While Jordan and I took a six week trip down to Key West, Florida this winter, we managed to dodge 24″ worth of snow back in Baltimore. I also finished a UFO quilt and sewed an entirely new one. Turns out I can finish quilts when I’m not distracted by garment sewing (I don’t like sewing garments away from my sewing room).
The Hold Tight Quilt is a whimsical balloon theme quilt from Sharon Holland Designs. It’s a gift for good friends who got married in 2019 and had a sweet baby boy in 2020. They declined wedding gifts and never registered for baby gifts. So I wanted to make them something they’d enjoy for years and was more than “stuff”. I’ve now gifted two baby quilts and I’ve tried to make them larger than crib, so the family or baby could keep using later in life.
I love this one so much, that I want to make one for us. You know. For all those picnics we go on 😂 (Me, refusing to have quilts with nowhere to be in my house).
The fabric is the Adventure Coordinates Fat Quarter Bundle from Robert Kaufman that coordinates with Elizabeth Hartman’s “Adventure” fabric line. Elizabeth Hartman is the designer of the last quilt I sewed, the Fancy Fox II.
My friend Mary chose my fabric for me since I’m not an active quilter and selecting like this is just too much choice for me. I didn’t have any issues with the curvy bits, it’s really just like setting in a dozen sleeves. Nor more than three pins per curve — if I bothered using pins at all.
This was also my first time using acrylic quilt templates that the same Mary made for me. They definitely sped up the the cutting process and I was far more accurate that I was making the Single Girl Quilt (my first curvy quilt ten years and counting ago).
I also learned with the Fancy Fox II quilt that I really really dislike the quilting, but love piecing. So I sent this off to Michelle at Quilts Made With Love in Kentucky for finishing. She did… y’all. It’s amazing. Someone on Instagram tipped me off to her after I posted I was hoarding quilt tops while looking for an African-American long arm quilter. I started following her work and was head over heels. I’m so happy to elevate and patronize minority owned businesses. Her work is beautiful, she is an excellent communicator and got the two quilts I sent back to me super fast.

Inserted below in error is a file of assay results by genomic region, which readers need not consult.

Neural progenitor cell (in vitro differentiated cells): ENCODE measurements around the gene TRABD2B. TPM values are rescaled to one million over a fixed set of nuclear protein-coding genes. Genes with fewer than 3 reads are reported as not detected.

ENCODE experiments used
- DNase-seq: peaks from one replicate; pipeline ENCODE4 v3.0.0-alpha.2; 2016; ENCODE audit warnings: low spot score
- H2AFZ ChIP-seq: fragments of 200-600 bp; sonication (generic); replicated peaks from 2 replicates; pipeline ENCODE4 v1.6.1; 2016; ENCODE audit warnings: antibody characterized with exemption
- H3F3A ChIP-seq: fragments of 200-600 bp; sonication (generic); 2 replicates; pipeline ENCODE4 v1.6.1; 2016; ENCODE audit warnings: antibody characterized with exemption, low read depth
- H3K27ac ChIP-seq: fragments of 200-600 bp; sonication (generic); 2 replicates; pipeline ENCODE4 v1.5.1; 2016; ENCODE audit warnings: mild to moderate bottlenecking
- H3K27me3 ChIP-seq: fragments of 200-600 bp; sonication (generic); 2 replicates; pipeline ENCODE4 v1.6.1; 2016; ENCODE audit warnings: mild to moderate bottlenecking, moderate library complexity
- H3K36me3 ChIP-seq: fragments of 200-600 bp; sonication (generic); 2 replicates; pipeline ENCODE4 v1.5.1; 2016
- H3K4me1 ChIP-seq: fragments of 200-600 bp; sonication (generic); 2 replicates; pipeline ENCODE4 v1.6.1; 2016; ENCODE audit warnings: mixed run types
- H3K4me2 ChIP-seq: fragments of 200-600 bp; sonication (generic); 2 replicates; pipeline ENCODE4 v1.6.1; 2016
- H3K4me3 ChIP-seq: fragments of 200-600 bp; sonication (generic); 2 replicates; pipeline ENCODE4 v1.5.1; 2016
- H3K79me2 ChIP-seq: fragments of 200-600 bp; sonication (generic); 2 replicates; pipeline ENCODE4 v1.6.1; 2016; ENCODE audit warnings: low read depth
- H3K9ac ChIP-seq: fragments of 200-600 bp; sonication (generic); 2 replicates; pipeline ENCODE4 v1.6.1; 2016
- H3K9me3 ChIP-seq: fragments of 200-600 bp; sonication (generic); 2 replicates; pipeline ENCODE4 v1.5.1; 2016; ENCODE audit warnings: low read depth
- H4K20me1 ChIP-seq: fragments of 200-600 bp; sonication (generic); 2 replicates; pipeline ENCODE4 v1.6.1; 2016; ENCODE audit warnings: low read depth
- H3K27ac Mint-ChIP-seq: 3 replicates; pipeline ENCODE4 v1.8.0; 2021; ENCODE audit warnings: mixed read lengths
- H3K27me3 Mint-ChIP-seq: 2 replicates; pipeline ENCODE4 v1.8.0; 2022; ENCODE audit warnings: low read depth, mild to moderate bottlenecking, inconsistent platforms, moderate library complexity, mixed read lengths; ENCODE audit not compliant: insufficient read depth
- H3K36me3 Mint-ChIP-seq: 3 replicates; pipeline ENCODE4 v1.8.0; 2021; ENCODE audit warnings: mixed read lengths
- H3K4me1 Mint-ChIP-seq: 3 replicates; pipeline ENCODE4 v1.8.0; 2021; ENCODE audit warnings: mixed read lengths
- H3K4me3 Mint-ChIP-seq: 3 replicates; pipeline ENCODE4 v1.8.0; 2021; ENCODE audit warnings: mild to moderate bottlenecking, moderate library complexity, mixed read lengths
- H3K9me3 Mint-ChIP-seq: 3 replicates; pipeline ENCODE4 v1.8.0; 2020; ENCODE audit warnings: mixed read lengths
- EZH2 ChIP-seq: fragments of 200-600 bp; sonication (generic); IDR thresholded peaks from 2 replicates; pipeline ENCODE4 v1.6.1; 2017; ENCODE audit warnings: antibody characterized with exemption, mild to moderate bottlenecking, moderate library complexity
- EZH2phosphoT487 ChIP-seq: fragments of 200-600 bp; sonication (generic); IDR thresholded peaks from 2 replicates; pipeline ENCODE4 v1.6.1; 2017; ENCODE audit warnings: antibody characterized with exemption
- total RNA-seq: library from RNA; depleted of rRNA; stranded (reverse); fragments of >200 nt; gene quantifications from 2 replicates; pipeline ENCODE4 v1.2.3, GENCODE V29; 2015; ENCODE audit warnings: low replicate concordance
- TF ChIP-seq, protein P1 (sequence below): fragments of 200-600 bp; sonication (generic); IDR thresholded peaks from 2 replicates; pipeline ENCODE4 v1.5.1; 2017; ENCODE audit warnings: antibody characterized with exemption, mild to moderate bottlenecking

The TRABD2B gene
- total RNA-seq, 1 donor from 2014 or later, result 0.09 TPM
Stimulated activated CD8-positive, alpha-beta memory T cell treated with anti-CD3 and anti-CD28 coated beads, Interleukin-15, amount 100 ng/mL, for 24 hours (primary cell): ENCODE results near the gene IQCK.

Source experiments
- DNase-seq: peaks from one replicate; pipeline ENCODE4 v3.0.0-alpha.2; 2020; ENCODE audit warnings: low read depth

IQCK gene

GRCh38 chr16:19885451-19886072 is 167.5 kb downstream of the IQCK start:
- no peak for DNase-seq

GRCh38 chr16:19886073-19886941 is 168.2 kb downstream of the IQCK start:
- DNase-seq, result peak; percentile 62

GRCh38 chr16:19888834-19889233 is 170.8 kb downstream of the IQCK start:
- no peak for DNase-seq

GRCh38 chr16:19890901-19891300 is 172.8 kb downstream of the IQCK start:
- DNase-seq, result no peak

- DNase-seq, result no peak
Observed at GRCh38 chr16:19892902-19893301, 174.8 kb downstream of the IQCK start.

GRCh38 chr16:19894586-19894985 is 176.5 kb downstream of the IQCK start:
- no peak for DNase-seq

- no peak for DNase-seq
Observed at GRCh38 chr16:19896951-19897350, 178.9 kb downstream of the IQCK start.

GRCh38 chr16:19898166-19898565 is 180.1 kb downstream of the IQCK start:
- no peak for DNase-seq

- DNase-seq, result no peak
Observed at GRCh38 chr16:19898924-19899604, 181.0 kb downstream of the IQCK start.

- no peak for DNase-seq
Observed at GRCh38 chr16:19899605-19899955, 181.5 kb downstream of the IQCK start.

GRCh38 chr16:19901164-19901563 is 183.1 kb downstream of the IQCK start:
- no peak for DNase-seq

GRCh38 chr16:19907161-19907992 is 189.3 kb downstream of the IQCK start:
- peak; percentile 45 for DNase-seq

We chose this sleek cloud motif to continue the sense of movement of the balloons.
I got what I consider to be a rude comment about my quilt on Instagram that I’d like to talk about here. Not for you all to tell me this person is a jerk, or tell me to let it roll off my back — trust me, I am over it now. But I do want to talk about how words hurt and how our helpful critiques and suggestions can stop people from sharing.
If you look closely at my seams, most of them are not all perfectly matched. I chose not to square up my blocks when sewing because I didn’t want to. I was out of town, I didn’t have clear templates to make sure each block was accurate and I just wanted to get this six months too late quilt sewn and off to the long arm quilter. So yes. I am aware my seams aren’t perfect.
I posted a FINISHED quilt top on my Instagram stories and got a DM where the seam below was circled in red and a message attached said, “Isn’t this going to bother you?”
I’ve been sewing for 30 years. I usually know when something is right or wrong. Nothing I sew is perfect, which is one reason I don’t sew for money. I am not a quilt instructor, I am not entering this in the county fair. I’m making a quilt for a friend to give as a gift. This comment wasn’t meant to help me. It was meant to shame me. All that comment did was get me to spend a week feeling bad that maybe strangers on the internet thought I thought it was perfect, when I know full well it already wasn’t. Maybe the person I was sewing this for would notice and discard the quilt as Happy Hands At Home or think if I cared more, I would have done a better job. Totally silly, right? But that’s what this comment did.
I think I’m generally open to helpful comments and tips. But this was just mean. So, I say this… often you’ll tell me I’m being hard on myself when I start a post telling you everything that is wrong with my project. I am in fact protecting myself from everyone who wants to tell me first.
I’m probably speaking to the choir here, but might I suggest we criticize people the old fashioned way? Take a screenshot, talk behind my back, and tell a friend. Don’t tell the maker.
I did get the cutest photo of the baby and mom with the Hold Tight Quilt. I feel awkward posting photos of kids on the internet, and felt even odder asking if it was okay. So if you see me, ask and I’ll happily share 😄.
** Seriously, you don’t have to tell me that person is a jerk. I know it.